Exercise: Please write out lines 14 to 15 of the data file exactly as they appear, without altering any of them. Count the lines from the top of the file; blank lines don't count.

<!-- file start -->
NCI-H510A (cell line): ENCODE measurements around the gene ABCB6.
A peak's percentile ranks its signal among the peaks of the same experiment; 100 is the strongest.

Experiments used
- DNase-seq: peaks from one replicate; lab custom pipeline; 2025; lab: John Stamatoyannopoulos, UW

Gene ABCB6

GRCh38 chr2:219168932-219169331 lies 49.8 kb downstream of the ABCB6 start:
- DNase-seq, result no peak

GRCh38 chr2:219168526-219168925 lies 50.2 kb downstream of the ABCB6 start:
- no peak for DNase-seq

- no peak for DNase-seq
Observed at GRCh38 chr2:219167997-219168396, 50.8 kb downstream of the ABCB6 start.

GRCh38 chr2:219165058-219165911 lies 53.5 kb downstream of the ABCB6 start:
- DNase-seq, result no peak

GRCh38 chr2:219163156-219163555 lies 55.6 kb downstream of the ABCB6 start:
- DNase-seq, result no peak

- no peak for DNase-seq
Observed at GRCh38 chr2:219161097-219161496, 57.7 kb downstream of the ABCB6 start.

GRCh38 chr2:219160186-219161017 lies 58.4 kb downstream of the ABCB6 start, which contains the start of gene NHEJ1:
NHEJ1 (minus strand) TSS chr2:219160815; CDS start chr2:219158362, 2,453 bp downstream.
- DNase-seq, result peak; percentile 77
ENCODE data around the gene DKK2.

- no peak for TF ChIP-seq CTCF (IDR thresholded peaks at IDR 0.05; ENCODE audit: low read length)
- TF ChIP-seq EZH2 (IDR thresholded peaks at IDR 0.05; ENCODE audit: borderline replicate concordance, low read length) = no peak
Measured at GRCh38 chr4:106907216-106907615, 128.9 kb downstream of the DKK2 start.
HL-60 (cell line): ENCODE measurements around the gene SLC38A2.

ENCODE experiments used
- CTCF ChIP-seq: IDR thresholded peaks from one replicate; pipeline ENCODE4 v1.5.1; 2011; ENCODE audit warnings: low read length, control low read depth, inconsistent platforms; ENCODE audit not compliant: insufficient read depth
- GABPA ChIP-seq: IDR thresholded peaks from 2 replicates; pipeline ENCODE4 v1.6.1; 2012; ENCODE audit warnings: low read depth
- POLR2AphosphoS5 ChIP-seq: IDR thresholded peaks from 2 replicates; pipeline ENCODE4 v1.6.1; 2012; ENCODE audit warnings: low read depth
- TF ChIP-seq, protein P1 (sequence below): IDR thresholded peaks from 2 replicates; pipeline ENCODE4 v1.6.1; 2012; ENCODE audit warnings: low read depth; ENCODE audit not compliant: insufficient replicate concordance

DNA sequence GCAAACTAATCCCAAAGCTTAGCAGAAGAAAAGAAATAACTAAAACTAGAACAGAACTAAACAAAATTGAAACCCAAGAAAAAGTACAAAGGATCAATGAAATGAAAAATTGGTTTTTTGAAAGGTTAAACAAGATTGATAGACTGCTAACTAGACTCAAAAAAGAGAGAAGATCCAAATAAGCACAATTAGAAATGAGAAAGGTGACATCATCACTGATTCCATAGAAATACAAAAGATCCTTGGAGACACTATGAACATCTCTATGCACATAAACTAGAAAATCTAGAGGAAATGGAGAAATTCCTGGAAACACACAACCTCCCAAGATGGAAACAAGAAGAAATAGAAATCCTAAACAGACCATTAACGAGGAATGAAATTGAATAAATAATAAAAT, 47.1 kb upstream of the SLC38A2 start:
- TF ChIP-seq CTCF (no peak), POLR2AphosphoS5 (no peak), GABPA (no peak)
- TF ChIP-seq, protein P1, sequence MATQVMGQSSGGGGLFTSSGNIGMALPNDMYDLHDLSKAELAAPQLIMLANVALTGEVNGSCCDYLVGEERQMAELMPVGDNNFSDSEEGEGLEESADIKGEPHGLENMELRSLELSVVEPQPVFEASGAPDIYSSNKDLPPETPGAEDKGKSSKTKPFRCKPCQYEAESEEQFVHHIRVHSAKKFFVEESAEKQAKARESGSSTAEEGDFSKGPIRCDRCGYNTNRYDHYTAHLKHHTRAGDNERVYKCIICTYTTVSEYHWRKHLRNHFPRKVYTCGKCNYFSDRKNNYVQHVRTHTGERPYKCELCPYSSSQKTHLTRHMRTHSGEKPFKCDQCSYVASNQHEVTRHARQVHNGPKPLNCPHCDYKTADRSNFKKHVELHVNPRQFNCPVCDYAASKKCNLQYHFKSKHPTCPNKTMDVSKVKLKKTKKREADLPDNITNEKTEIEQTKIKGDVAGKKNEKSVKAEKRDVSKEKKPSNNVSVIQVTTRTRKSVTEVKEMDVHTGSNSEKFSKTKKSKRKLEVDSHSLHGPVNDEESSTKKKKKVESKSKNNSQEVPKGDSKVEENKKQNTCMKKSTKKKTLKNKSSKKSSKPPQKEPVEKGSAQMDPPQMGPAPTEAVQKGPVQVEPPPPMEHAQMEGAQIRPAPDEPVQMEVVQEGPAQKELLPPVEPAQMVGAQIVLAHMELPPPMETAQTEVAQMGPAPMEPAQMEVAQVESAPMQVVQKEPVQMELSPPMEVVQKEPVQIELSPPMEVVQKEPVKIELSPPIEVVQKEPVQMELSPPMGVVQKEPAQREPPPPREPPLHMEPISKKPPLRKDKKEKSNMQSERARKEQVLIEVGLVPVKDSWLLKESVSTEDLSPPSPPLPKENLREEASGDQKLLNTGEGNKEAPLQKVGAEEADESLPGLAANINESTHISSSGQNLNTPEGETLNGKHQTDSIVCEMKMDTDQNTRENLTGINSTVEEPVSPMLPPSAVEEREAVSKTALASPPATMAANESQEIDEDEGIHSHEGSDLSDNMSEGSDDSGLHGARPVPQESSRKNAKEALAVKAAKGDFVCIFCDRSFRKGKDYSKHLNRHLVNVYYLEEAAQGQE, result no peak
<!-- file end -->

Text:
GRCh38 chr2:219163156-219163555 lies 55.6 kb downstream of the ABCB6 start:
- DNase-seq, result no peak